Sheikheldin & Devlin (2019) provided a unique overview of a particularly promising topic that could yield very interesting results in the near future. Certainly, technology localization and Social Enterprises have the potential to rapidly and dramatically change the given technology structure of local communities, to improve outcomes in many different departments.
Case Study 3:
Leading the Way – Foreign Direct Investment and Dairy Value Chain Upgrading in Uganda
From Bjorn Van Campenhout, Bart Minten, & Johan F. M. Swinnen. (2021). Agricultural Economics, 52(1), 607- 631.
“Driven by increased demand from both local and export markets and facilitated by far-reaching liberalization and privatization policies, the dairy subsector in Uganda has undergone significant changes in the last decade. With a comparative advantage in milk production, the southwest of Uganda has started to attract considerable Foreign Direct Investment (FDI) in processing capacity, mainly targeting the export market. As a result, processing capacity increased five-fold and dairy became Uganda’s third most important export product, coming from negligible amounts a decade earlier. In this study, we use data collected at different nodes within the value chain to identify some of the key innovations in these value chains. This is done by comparing the area that received the bulk of FDI to a similar area that did not. Furthermore, we also provide an econometric analysis that focuses on the integration of value chain actors into modern value chains more broadly defined. We find that dairy value chains are transforming rapidly, but innovations are more pronounced in areas that received the bulk of FDI. Our analysis further underscores the importance of milk collection centers, which often take the form of farmer cooperatives, in providing many of the support services that enable other actors in the value chain to produce sufficient milk and maintain milk sanitation levels necessary for a modern export sector to emerge.”
This article from Bjorn Van Campenhout, Bart Minten, Johan F. M. Swinnen provides an in-depth economic analysis of the developing dairy industry in Uganda. Campenhout, Minten, & Swinnen (2020) highlight Foreign Direct Investment as a major component of this developing industry and the reason for its rapid expansion in Uganda.
Uganda is an example of a massive success story, as it rapidly modernized and upgraded its dairy industry. Campenhout, Minten, & Swinnen (2020) highlighted that dairy production has “increased by more than 50% in the last decade, from 1.4 to 2.2 billion liters annually” (p.608). This is a phenomenal amount of growth in a very short period of time. Essentially, this article highlights the institutional features that allowed this growth to be achievable. Increasing demand for dairy and the privatization and liberalization of the dairy industry combined with FDI in the “form of processing capacity for the export market” allowed for this rapid growth (p.624). Uganda's rapid expansion and impressive growth most likely set an example for other industries and other countries, which could have remarkable economic implications moving forward
Case Study 4:
Challenges to Nonprofit Organization Participation in Social and Development Policy Planning in South Africa
From Sokeibelemaye Nwauche and Shawn Teresa Flanigan. (2022). Nonprofit Policy Forum, 13(2), 119- 139.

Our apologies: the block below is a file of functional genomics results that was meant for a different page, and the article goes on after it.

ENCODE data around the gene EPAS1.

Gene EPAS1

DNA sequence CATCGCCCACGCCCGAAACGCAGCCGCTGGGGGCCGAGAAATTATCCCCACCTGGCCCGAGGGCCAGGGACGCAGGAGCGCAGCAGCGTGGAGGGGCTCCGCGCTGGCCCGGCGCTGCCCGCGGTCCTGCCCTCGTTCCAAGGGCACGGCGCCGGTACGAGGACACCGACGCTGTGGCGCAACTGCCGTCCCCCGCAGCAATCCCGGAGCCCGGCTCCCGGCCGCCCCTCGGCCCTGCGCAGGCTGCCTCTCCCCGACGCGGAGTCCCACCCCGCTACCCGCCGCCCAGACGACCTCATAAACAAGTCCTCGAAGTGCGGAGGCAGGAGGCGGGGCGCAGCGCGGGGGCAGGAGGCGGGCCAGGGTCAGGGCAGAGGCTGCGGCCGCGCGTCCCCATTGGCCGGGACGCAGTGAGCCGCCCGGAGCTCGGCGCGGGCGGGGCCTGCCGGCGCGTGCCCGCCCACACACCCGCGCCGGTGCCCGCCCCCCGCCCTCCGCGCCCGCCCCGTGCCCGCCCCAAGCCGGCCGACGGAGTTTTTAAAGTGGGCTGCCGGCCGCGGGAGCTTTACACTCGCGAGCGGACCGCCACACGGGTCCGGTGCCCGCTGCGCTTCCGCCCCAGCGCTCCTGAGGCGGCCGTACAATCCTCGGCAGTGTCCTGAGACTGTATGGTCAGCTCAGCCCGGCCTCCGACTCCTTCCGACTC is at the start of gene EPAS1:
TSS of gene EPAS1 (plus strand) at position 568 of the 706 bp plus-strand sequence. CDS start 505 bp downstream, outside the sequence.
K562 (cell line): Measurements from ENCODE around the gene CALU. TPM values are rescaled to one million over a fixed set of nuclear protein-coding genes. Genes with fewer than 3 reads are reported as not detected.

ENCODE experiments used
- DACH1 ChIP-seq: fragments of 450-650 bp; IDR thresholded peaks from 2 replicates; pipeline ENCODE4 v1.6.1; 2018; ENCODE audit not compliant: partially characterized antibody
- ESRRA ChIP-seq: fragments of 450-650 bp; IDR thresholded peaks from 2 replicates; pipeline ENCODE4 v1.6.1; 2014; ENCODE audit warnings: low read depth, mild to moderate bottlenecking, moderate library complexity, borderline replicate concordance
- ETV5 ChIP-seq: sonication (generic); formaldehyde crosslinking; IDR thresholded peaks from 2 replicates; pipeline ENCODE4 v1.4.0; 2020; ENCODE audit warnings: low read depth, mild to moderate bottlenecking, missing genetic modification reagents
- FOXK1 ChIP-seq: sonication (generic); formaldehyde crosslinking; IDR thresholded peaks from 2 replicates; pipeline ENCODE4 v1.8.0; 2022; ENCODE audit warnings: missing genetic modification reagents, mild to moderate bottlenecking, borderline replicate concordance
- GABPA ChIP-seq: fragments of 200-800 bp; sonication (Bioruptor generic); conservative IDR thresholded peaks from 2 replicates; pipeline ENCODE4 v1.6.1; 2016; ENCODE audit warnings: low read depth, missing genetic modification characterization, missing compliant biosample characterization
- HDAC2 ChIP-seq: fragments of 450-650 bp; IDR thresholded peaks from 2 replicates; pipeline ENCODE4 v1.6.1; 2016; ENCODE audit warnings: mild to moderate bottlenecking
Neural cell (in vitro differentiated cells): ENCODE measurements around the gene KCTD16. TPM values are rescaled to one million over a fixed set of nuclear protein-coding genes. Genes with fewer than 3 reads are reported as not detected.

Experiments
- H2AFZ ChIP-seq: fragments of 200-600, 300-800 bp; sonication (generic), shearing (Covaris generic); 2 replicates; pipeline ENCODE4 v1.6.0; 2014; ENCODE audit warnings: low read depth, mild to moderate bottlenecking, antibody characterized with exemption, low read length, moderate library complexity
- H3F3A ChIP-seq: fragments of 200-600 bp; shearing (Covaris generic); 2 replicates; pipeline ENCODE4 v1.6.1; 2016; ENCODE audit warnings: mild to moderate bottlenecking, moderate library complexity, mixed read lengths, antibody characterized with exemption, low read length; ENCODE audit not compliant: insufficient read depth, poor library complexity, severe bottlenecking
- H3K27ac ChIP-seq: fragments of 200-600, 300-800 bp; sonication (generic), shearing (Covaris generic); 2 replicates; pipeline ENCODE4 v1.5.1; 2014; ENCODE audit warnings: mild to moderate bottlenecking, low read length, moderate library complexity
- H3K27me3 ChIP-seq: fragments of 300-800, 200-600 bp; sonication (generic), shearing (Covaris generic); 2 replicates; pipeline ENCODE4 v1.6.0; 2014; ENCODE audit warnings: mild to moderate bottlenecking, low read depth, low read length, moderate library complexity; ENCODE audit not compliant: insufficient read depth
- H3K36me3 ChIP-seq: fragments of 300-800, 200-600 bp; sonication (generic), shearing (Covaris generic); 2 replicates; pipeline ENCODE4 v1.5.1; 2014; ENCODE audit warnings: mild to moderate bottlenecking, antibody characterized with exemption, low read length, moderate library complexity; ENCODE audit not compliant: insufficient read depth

In South Africa, government relies significantly on NGOs in the delivery of social services (Patel, L. 2012. “Developmental Social Policy, Social Welfare Services and the Non‐Profit Sector in South Africa.” Social Policy & Administration 46 (6): 603–18). The services NGOs provide in areas such as early childhood development, education, health care, skills development, food security, elder care, and other arenas form part of South Africa’s framework for achieving its long-term development goals. Also aligned to the United Nations Sustainable Development Goals (SDGs), this government-NGO shared vision for development highlights the importance of NGOs in the development ecosystem. At the policy level, government explicitly refers to NGOs as stakeholders and development partners. However, at the level of practice, questions remain about NGOs’ participation in planning for the development to which they so significantly contribute, and the extent of NGOs’ role in increasing participation in democratic processes. In an effort to better understand whether NGOs adequately participate in development planning processes in South Africa, semistructured interviews were conducted with 73 participants, including NGO leaders and relevant key informants from national, provincial and municipal levels of government. The interview data were supplemented with content analysis of government documents. In spite of the fact that NGOs’ involvement in development planning is explained by the state as a good governance principle ensuring meaningful participation of stakeholders (Republic of South Africa: Department of Social Development 2017, United Nations Development Programme 2011), the research findings suggest that NGOs’ participation in the development planning process is deficient. This deficiency stems from institutional and policy issues including the lack of a framework for participation, the government’s perception of NGOs and neglect of the NGO sector, and political issues such as partisan political activity in spaces of participation and engagement. The democratic potential of NGO participation is also hindered by organizational issues relating to the amorphous nature of the NGO sector, apathy of NGOs and a fragmented NGO sector.”